Day 4: Let Me See Your Game Face
The weather doesn’t know what it wants to be today: snow, fog, drizzle, teasing bursts of sunshine. We put on hip waders and head down to the Blackfoot River. We learn the terminology: casting upstream; strike indicator; nymph fishing; Georgia Brown Stone fly. We learn to keep our elbows close to our bodies, to “pretend there’s a Bible there” and then not to drop it. We catch nothing. But standing on a rock surrounded by the snowbanked river, feeling its rhythms, the strength of the wind, the sting of ice against your fingers, the little crabs of pain running up and down your casting arms, there’s a quiet beauty to the endless repetition. There is the hope that something will come your way, will bite, but in the end you come to accept that you are just a biped in rubber waders standing in the middle of endless creation as snow falls dispassionately all around you and the fish go their own way.
We eat a rejuvenating lunch of tender buffalo burgers and salt-and-vinegar fries, and then it’s time to shoot some sporting clays. A local named Heath Roy—Stetson; craggy mountain features; easy manner—takes us to the proving grounds and introduces us to our very first guns. Never having held a firearm before, I’m starting to feel like Elmer Fudd on a bad day. But we are set at ease by a family from Alabama, a middle-aged internist and his two sons, one a freshly minted Birmingham physics teacher, the other a red-haired little spark plug. The doctor proudly tells us that he gave his youngest his first gun when he turned five, to which I can only reply, “Oh.” I pick up the weapon and Roy gives me some last-minute advice: “Pretend there’s a pair of knees hangin’ off that skeet. Shoot the knees.” The recoil punches a pale yellow bruise into my chest, but I hit the target and the clay explodes like a minor firecracker. E. does “real good” too, while the young physics teacher barely misses a clay.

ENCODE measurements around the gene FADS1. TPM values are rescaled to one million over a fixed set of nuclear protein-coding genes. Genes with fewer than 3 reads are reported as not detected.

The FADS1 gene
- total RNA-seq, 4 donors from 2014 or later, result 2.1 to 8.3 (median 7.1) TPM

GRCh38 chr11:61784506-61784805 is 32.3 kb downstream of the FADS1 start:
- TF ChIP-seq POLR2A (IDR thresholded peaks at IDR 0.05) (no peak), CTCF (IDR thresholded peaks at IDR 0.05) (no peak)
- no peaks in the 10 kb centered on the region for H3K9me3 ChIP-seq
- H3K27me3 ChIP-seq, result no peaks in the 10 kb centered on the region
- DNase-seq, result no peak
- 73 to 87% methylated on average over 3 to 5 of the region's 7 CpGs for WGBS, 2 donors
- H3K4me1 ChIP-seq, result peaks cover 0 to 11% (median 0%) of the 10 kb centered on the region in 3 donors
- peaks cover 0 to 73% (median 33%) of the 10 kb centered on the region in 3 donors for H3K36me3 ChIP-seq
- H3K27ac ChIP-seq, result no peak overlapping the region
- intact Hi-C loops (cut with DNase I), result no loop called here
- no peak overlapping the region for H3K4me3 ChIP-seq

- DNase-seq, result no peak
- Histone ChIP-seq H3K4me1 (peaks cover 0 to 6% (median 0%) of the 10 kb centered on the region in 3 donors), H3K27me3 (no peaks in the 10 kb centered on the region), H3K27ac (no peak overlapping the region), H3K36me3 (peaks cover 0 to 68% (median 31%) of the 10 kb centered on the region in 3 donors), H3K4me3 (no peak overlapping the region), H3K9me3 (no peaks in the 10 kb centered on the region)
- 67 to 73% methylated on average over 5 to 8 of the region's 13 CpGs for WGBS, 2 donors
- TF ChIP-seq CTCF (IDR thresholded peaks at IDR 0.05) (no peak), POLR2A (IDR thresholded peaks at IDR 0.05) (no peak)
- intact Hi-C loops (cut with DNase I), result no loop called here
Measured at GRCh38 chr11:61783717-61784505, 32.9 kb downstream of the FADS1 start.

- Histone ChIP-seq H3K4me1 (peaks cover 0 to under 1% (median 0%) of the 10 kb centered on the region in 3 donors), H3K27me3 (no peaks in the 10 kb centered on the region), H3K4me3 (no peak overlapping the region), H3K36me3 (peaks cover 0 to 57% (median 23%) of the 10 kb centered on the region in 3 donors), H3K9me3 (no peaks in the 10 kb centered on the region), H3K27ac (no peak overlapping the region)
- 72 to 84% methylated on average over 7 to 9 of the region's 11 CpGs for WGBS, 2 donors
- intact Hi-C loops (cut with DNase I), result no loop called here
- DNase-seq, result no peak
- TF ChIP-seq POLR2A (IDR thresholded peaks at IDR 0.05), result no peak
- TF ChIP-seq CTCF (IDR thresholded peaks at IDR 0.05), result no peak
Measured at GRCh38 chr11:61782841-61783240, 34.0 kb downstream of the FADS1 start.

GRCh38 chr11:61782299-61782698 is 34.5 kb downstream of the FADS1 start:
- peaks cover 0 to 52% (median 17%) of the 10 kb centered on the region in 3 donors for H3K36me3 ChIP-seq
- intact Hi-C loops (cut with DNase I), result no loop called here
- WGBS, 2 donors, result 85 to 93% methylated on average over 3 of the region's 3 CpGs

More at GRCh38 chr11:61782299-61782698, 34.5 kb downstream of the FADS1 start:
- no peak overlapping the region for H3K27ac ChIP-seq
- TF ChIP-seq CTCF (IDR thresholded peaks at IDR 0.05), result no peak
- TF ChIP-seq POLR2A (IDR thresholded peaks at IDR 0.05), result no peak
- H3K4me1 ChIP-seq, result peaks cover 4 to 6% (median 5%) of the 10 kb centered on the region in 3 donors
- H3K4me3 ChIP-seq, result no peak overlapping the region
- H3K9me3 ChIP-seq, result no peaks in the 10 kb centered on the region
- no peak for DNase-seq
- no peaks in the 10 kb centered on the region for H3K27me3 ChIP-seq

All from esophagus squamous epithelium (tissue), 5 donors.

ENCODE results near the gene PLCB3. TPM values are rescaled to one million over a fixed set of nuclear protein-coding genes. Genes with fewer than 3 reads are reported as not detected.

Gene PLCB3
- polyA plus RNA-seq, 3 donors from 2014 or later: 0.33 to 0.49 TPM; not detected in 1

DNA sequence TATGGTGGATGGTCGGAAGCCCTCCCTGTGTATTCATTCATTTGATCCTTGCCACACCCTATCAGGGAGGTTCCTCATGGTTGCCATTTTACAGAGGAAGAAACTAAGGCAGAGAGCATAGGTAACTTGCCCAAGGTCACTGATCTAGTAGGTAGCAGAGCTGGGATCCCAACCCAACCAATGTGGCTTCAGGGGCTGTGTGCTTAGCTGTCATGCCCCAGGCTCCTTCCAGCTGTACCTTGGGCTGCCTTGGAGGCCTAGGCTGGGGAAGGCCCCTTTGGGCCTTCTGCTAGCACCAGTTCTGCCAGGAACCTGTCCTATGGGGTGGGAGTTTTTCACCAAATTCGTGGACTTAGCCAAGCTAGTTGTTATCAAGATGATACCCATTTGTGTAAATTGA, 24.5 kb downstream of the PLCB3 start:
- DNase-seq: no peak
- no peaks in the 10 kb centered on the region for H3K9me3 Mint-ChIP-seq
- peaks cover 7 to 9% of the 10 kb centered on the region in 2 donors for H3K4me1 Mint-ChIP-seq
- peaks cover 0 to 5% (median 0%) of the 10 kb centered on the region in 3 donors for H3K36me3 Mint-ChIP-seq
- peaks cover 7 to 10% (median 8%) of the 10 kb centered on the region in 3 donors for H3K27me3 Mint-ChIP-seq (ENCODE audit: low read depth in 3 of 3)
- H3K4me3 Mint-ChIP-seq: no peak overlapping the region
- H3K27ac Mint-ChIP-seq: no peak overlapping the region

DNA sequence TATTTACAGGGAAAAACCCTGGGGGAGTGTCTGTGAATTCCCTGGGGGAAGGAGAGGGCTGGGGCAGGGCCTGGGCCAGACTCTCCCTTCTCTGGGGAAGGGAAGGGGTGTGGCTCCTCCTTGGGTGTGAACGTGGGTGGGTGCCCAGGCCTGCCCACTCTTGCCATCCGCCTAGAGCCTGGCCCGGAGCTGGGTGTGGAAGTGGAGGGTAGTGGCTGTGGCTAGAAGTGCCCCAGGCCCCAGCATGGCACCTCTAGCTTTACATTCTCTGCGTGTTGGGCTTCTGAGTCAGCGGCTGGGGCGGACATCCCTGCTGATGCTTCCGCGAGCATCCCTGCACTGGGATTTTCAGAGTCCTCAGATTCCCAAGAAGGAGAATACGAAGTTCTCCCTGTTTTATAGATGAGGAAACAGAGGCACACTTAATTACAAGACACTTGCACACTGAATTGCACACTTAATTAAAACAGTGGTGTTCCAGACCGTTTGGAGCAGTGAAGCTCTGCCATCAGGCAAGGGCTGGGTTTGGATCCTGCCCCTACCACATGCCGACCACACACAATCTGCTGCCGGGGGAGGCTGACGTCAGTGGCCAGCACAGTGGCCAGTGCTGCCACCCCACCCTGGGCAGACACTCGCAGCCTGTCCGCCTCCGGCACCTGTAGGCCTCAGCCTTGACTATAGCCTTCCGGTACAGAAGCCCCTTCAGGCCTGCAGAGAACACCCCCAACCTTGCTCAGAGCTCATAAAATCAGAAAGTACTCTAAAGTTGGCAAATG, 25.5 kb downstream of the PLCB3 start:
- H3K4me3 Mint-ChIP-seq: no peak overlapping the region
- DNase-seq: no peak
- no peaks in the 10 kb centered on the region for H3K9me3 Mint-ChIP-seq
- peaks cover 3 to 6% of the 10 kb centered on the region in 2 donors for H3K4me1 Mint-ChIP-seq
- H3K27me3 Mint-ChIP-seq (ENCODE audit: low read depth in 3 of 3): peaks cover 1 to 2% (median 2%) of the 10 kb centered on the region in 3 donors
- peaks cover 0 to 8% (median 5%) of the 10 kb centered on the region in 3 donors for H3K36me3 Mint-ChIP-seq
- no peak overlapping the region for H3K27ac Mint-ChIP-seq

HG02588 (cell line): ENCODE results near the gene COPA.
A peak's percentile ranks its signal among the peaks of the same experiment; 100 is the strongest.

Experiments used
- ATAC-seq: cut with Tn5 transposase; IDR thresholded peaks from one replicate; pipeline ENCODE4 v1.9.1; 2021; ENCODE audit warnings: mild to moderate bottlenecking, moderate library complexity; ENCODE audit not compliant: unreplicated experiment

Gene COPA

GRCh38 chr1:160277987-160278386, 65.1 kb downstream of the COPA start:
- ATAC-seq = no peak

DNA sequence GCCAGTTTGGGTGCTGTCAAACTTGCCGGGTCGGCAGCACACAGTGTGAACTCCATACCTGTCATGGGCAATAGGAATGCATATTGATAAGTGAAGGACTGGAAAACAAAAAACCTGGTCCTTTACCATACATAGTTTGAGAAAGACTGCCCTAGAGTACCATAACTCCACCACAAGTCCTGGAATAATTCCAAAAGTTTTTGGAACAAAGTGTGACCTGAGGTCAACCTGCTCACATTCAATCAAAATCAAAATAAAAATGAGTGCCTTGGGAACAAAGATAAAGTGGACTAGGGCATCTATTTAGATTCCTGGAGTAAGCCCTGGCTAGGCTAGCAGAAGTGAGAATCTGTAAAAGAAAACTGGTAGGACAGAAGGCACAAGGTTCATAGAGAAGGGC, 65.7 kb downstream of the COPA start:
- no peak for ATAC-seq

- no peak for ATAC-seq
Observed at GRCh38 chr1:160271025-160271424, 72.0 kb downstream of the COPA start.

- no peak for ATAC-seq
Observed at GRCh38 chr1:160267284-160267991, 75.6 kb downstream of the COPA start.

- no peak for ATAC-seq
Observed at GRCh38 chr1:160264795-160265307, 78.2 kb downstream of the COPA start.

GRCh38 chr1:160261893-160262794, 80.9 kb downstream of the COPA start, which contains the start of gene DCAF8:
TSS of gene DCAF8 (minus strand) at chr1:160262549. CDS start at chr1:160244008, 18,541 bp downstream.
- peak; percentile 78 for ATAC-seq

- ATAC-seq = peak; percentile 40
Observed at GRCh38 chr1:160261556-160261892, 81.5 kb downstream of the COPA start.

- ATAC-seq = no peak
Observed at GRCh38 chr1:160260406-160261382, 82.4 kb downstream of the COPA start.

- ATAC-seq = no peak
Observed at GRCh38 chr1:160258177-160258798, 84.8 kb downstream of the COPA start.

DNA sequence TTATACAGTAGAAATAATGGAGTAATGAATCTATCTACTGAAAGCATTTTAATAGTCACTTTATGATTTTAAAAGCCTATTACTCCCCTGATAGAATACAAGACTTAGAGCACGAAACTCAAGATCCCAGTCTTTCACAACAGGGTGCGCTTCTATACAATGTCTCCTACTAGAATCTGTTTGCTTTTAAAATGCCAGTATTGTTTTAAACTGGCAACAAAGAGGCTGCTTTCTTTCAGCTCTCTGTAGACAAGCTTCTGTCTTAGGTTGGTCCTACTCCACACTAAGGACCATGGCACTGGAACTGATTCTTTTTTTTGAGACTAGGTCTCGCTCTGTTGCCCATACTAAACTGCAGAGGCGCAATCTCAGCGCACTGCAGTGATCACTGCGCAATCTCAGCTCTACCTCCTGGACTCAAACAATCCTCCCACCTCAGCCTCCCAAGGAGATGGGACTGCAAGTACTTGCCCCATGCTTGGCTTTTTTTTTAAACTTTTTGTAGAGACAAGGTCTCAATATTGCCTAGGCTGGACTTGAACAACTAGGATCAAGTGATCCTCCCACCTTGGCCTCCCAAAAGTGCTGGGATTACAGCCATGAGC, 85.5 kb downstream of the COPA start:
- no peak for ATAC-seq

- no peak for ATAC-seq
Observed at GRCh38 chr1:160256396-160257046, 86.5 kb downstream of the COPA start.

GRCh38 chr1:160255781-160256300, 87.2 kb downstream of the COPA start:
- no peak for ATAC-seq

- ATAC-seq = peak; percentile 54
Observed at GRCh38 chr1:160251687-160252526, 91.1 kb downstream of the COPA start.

Soon, Roy is referring to me by the first syllable of my name—“Let me see your game face, Gar!”—and his patient advice on following through helps me hit a low-flying, ground-skimming rabbit. By the end of our appointed hour, I just want to shoot everything in sight. Slowly but indubitably, Paws Up is making a man out of me.
On the ride back to the resort, the doctor ruffles the thick red mane of his youngest. “I appreciate your good manners, boy,” he says. As a newly minted sharpshooter I smile and nod my head, wondering why my New York daddy never says things like that.